Editor’s note: This article was initially published in The Daily Gazette, Swarthmore’s online, daily newspaper founded in Fall 1996. As of Fall 2018, the DG has merged with The Phoenix. See the about page to read more about the DG.
Public Safety has recently begun implementing stricter anti-theft policies in response to safety concerns.
The Building Patrol Notice (BPN) program was introduced at the start of the semester. It grants Public Safety officers greater powers to respond to safety concerns they come across during patrols. Should a Public Safety officer come across the open door of an unoccupied dorm room, they have the authority to close and lock the door. Similarly, items of monetary value that are left unguarded in common spaces can be taken by officers for safekeeping. In both cases, the officer would leave a BPN, and the student would need to call Public Safety to retrieve their valuables or have their door unlocked.
Michael Hill, Director of Public Safety, wrote in an email to The Daily Gazette that the policy comes as a result of significant theft on campus, but he also hopes that the BPN program will change the mindset of Swarthmore students. “There are dozens of thefts every year and this is an effort to increase awareness and reduce that number,” Hill wrote. “It’s certainly preferable to have an officer secure an item of value instead of taking a report of stolen property.”
Hill stressed that he did not unilaterally make the decision to increase Public Safety’s powers. “Prior to starting this program, I shared the idea with many campus partners. Since implementing BPNs I have had conversations with students, staff, and faculty. The feedback I’ve gotten so far is positive,” he said.
Saadiq Garba ’19, a Resident Assistant (RA) in Willets Hall, confirmed Hill’s communicativeness and his perceptions of positive feedback. Garba said RAs were made aware of the new policy and the reasons for its introduction. He also said that he had informed his residents. So far, even those affected by the policy have not come to him with complaints. When asked about his personal thoughts on the policy, Garba said that he is “all for” the new policy.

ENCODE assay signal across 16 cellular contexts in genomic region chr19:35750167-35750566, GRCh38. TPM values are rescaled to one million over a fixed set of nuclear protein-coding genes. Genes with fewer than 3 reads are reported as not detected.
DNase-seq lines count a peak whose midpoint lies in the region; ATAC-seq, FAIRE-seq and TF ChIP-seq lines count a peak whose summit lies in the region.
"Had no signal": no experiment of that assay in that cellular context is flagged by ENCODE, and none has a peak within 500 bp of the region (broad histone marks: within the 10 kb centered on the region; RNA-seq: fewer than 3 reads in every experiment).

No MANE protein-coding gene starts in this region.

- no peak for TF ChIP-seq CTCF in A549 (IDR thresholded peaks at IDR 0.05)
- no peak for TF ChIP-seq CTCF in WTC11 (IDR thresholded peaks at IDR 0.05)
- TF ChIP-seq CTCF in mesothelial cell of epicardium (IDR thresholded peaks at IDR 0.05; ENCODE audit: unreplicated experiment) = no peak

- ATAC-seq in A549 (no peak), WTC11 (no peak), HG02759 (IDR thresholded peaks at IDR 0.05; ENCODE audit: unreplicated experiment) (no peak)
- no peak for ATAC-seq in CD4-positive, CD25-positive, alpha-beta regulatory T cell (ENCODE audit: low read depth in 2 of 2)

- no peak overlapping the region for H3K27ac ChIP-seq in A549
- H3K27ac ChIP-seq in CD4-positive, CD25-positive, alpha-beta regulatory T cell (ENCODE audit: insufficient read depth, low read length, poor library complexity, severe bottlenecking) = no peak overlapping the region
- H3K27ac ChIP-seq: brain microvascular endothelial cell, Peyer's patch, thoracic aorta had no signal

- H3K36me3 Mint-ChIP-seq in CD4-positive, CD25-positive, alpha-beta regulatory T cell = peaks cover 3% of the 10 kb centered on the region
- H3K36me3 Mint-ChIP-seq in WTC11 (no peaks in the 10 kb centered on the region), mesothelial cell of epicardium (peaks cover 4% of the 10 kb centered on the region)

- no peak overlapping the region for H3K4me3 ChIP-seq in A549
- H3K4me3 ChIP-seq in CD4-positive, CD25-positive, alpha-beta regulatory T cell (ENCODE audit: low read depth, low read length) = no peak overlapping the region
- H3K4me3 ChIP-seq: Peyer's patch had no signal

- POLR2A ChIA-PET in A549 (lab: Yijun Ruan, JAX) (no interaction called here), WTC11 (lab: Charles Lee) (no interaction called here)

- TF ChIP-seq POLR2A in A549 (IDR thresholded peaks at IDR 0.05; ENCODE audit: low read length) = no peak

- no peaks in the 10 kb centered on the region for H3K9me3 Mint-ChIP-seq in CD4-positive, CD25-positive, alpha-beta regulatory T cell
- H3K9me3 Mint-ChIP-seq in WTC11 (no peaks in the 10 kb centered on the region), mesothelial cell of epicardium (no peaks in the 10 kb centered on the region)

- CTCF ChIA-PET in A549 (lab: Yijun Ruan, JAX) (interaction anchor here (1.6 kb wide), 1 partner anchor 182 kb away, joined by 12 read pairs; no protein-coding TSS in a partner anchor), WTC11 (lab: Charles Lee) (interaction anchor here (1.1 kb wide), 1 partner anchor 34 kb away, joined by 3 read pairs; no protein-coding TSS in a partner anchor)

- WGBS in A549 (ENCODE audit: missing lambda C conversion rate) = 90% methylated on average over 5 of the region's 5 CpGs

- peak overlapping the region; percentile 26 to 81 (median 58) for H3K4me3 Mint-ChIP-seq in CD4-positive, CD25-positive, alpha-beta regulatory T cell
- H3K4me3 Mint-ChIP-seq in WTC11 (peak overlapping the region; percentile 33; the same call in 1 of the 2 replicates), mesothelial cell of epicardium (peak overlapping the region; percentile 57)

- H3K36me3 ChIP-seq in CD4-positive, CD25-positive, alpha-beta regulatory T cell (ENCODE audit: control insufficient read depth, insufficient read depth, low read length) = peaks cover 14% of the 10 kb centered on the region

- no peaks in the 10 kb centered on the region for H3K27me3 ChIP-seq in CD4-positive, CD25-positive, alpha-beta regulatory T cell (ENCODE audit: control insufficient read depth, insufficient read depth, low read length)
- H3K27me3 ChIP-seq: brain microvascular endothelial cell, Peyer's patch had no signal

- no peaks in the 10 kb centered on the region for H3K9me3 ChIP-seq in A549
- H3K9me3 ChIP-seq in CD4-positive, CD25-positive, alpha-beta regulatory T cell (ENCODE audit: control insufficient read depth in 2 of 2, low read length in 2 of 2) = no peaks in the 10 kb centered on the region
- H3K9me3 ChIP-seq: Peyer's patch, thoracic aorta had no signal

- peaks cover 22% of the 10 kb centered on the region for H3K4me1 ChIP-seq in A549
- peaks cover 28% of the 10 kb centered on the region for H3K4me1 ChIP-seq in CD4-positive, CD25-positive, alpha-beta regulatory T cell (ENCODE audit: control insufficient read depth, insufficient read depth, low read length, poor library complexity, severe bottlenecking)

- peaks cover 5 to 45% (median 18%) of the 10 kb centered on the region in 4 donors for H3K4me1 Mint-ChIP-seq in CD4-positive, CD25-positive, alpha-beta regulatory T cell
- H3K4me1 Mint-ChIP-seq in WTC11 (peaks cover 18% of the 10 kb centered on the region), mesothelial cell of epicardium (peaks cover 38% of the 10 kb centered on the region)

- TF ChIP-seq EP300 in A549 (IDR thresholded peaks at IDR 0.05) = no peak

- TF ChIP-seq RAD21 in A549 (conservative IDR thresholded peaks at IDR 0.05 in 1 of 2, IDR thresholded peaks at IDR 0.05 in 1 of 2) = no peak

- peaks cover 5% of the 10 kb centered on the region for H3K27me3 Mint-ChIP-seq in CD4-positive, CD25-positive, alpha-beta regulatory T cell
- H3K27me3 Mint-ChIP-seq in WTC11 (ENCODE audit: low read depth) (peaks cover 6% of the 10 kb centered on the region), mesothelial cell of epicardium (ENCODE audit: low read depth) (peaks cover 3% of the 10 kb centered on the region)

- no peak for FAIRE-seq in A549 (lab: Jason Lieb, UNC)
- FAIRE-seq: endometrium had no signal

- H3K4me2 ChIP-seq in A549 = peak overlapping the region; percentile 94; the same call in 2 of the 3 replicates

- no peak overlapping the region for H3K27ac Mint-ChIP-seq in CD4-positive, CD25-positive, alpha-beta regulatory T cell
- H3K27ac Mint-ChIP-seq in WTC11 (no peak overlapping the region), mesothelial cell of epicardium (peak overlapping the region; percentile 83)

Many students have already felt the effects of the newly-implemented program. Izzy McClean ’20, a resident of Alice Paul Hall, was one of the earliest. “When I first moved into my room,” she said, “I went to shower and left my door open. I came back and the door was locked. I called PubSafe, and they said, ‘Oh yeah, we’re locking doors now.’”
McClean understood why the action was necessary, especially during move-in, a time that Hill described as rife with opportunistic theft. However, she admitted that she initially felt irritated: she did not have her key with her, felt she was not gone for long, and was not aware of the new policy.
Garba’s support of the policy also does not come without doubts. Those that he voices are broader and more long-term. “Personally, I think the new policy might seem somewhat counter to our on-campus culture of trusting everyone,” he said. “It may make students wary of the community around us.”
“But,” he added, “I have not seen evidence of this so far.”
Hill sympathizes with potential student concerns, and he hopes to balance them with the BPN policy. “I want to stress that protecting both people and property has and is always a priority for public safety. It is my sincere hope that our community will see this as part of our ongoing commitment to making sure that people and property are safe.”
While Izzy McClean is the Webmaster for The Daily Gazette, her views do not necessarily represent those of the editorial board.
Featured image courtesy of The Daily Gazette